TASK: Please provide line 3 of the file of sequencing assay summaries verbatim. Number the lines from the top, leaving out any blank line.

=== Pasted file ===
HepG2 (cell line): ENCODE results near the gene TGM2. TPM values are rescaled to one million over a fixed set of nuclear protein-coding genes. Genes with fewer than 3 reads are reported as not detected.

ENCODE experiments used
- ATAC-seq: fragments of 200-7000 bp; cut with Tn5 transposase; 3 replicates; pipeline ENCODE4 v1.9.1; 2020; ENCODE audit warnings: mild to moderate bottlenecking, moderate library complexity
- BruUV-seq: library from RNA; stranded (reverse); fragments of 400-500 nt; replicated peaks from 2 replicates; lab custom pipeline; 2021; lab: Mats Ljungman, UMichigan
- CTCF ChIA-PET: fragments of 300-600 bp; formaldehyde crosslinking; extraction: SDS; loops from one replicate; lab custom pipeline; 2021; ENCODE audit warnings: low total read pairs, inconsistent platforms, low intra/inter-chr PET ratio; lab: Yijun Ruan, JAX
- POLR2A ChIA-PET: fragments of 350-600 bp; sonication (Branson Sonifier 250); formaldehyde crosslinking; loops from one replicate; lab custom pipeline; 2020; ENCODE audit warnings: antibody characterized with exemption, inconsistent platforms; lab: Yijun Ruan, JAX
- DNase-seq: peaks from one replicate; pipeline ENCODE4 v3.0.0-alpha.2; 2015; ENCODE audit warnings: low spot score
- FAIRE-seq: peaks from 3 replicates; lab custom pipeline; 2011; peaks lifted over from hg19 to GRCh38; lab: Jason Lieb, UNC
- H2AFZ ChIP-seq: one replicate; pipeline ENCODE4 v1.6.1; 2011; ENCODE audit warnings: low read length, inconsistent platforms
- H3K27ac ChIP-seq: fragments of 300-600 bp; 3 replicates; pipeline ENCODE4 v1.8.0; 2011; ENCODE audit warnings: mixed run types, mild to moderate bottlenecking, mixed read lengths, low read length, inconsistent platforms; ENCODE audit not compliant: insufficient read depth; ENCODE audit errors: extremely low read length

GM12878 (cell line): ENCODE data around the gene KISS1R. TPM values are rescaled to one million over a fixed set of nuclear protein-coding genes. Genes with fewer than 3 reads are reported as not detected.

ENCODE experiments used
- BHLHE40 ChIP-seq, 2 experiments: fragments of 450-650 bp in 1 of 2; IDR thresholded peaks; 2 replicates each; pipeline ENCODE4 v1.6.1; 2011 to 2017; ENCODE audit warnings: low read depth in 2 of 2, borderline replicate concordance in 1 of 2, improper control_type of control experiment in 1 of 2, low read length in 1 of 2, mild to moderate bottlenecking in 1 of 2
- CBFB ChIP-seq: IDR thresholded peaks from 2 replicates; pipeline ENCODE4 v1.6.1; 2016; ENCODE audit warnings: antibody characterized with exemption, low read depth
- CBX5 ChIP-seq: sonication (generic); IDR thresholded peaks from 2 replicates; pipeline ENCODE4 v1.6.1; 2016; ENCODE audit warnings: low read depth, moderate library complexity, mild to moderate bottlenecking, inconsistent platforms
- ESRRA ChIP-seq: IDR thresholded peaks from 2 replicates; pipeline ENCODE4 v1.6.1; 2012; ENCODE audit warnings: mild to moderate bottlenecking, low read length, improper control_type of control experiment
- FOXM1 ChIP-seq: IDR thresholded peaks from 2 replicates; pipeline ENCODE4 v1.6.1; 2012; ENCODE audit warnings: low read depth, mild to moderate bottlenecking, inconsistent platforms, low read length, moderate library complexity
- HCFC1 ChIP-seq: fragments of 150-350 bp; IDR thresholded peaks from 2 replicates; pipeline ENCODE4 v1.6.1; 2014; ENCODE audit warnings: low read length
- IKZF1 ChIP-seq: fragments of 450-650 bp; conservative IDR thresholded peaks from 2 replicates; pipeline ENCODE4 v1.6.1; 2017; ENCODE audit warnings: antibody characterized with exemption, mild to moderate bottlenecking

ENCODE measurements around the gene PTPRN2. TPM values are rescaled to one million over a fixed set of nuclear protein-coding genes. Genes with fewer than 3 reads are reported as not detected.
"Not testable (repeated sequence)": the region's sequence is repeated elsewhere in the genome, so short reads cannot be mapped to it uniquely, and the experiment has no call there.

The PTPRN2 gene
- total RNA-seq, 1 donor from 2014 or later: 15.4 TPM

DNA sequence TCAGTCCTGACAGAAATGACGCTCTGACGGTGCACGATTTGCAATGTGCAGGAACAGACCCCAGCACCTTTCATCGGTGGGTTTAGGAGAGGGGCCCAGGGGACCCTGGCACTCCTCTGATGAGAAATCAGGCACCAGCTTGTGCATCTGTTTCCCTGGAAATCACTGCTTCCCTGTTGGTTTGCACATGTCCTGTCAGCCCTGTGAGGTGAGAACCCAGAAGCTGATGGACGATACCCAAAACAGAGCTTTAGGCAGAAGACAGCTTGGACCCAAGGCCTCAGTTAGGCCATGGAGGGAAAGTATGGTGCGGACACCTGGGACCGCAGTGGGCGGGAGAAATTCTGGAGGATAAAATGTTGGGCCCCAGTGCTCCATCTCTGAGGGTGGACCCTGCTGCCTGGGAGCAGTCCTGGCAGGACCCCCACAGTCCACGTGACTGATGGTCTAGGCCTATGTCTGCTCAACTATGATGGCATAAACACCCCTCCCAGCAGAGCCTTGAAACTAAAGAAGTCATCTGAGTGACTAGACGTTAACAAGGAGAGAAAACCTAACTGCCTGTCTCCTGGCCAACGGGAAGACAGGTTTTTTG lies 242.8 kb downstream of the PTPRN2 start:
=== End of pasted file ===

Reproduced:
- ATAC-seq: fragments of 200-7000 bp; cut with Tn5 transposase; 3 replicates; pipeline ENCODE4 v1.9.1; 2020; ENCODE audit warnings: mild to moderate bottlenecking, moderate library complexity